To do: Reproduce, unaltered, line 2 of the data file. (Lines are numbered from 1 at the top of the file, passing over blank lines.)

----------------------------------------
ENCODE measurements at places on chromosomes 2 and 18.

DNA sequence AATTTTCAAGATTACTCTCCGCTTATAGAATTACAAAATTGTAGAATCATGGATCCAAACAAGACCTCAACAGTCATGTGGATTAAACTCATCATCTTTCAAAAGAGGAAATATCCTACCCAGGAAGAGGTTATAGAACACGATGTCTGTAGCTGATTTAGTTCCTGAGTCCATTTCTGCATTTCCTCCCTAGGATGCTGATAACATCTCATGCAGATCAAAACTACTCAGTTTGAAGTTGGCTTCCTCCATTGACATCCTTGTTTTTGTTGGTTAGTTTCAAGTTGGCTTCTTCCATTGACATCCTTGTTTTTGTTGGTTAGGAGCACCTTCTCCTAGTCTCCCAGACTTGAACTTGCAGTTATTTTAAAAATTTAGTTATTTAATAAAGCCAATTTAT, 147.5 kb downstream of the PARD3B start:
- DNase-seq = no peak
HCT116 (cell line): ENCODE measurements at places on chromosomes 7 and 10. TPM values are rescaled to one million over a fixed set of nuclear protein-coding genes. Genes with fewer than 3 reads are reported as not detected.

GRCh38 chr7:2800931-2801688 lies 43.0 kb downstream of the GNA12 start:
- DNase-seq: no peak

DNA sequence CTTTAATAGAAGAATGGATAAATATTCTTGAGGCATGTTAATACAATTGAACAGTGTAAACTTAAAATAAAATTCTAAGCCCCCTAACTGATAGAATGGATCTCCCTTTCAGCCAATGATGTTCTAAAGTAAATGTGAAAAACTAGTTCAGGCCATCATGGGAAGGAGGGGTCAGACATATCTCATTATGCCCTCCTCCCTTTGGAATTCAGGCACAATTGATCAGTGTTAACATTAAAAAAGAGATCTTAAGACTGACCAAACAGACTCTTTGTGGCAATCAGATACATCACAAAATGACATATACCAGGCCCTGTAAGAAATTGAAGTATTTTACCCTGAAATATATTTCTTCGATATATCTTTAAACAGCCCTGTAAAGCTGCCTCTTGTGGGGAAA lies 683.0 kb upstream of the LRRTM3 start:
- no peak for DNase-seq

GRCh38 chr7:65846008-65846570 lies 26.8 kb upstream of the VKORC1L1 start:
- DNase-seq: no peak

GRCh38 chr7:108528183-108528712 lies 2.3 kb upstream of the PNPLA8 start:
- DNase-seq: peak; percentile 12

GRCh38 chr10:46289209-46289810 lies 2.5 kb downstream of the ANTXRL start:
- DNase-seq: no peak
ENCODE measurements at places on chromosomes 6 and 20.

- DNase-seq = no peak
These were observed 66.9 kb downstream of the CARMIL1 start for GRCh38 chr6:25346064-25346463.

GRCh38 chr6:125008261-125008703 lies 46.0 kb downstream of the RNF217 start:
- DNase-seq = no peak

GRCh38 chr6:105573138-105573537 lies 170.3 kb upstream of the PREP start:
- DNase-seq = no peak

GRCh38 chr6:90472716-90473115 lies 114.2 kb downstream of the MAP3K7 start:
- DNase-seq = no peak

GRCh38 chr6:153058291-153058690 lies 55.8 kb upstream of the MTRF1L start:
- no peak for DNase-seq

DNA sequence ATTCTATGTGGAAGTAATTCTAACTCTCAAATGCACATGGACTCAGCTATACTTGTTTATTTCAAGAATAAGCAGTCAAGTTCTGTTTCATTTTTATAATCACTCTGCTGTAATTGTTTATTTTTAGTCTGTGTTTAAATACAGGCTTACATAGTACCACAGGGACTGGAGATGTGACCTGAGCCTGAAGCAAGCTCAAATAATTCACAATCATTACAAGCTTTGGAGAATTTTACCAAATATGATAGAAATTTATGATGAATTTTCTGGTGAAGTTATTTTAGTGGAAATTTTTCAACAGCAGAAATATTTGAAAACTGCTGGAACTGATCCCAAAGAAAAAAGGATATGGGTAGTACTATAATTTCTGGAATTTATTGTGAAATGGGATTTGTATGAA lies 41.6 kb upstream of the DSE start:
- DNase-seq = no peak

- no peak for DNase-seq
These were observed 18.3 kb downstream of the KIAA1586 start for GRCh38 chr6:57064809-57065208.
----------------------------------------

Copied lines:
DNA sequence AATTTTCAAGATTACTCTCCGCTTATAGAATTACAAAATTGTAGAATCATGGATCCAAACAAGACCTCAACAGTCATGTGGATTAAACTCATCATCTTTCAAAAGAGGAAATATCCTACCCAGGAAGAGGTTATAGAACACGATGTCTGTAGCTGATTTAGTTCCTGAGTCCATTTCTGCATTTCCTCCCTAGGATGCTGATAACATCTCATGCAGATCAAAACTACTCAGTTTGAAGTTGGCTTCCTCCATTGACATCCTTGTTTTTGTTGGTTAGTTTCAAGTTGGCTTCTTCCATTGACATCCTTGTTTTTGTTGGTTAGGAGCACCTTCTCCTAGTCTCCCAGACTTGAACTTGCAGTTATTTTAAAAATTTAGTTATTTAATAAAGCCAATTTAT, 147.5 kb downstream of the PARD3B start: